I can remember the first meeting with my husband’s financial adviser when we got married. I wanted to know why everything was being put into my husband’s name and not mine or jointly. Contrary to his belief, I was not planning on ending the marriage. I was staying mindful of the fact that unfortunate things can happen.

Believing you will be with your partner forever does not mean you should be unprepared for disaster.

I believe the foundation to living a happy life comes with personal power knowing you can survive whatever life throws at you.

The strongest relationships are formed by those who choose to be together rather than believing they have no choice but to be together.

Are you ready for the next proverbial heat wave or snow storm in your life?

You don’t need to invest in a snow plough, but a shovel tucked into your garage might make all the difference when the unforeseen happens.

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About the Author

Reen Rose is an experienced, informative, and engaging speaker, author, and educator. She has worked for over three decades in the world of education, teaching children and adults in Canada and England.

Research shows that happy people are better leaders, more successful, and healthier than their unhappy counterparts, and yet so many people still believe that happiness is a result of their circumstances.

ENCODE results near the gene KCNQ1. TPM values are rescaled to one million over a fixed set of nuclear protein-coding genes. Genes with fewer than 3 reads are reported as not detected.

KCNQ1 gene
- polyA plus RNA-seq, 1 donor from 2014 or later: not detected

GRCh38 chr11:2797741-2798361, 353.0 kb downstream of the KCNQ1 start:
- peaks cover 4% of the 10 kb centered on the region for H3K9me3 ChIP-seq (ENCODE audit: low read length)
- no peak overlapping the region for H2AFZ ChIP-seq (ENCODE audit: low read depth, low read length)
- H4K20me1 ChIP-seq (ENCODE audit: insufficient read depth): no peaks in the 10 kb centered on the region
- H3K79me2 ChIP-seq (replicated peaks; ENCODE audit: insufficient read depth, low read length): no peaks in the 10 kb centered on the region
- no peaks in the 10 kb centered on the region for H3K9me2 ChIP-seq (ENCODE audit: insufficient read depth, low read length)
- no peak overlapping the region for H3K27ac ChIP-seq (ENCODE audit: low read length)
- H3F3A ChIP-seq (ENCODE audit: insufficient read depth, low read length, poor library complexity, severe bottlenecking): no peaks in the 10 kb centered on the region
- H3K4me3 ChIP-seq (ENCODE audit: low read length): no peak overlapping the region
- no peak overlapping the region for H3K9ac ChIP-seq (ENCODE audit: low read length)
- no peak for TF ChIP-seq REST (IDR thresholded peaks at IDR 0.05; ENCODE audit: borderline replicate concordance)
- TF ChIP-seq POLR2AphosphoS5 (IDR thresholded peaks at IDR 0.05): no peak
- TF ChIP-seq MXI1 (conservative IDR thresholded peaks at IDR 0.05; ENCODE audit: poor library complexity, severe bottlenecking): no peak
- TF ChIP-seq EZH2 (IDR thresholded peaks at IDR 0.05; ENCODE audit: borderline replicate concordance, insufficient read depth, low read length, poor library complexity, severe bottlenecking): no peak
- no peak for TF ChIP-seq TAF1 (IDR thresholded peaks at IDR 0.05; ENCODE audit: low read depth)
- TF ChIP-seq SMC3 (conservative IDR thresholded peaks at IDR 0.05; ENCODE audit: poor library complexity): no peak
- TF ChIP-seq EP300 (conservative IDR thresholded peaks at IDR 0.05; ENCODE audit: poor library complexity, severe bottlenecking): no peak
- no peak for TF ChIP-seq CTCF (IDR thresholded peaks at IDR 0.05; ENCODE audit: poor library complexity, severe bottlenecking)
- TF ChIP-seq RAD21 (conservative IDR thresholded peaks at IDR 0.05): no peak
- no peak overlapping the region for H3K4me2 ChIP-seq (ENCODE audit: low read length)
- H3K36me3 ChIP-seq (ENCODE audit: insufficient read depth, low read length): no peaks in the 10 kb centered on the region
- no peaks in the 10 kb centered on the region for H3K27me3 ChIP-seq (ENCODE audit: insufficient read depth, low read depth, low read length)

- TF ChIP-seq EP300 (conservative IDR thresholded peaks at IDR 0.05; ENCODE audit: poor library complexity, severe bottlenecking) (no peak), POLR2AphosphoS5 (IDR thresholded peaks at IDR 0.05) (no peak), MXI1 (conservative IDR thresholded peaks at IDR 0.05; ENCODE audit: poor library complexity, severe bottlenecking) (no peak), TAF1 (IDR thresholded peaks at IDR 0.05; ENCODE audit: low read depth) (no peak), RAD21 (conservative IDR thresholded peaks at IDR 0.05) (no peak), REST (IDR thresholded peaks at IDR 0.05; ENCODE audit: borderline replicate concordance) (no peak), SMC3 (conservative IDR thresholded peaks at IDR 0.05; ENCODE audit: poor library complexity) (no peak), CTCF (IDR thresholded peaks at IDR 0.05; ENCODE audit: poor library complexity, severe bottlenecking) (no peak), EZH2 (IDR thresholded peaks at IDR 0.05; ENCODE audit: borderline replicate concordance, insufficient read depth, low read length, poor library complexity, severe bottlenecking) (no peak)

Happiness is a choice. Reen’s presentations and workshops are designed to help you become robustly happy. This is her term for happiness that can withstand challenge and change.

Reen blends research-based expertise, storytelling, humour, and practical strategies to both inform and inspire. She is a Myers Briggs certified practitioner, a Microsoft Office certified trainer and a qualified and experienced teacher.

Email Reen at [email protected]

Check out her websites at www.ReenRose.com, or www.ModellingHappiness.com

The views expressed are strictly those of the author and not necessarily those of Castanet. Castanet does not warrant the contents.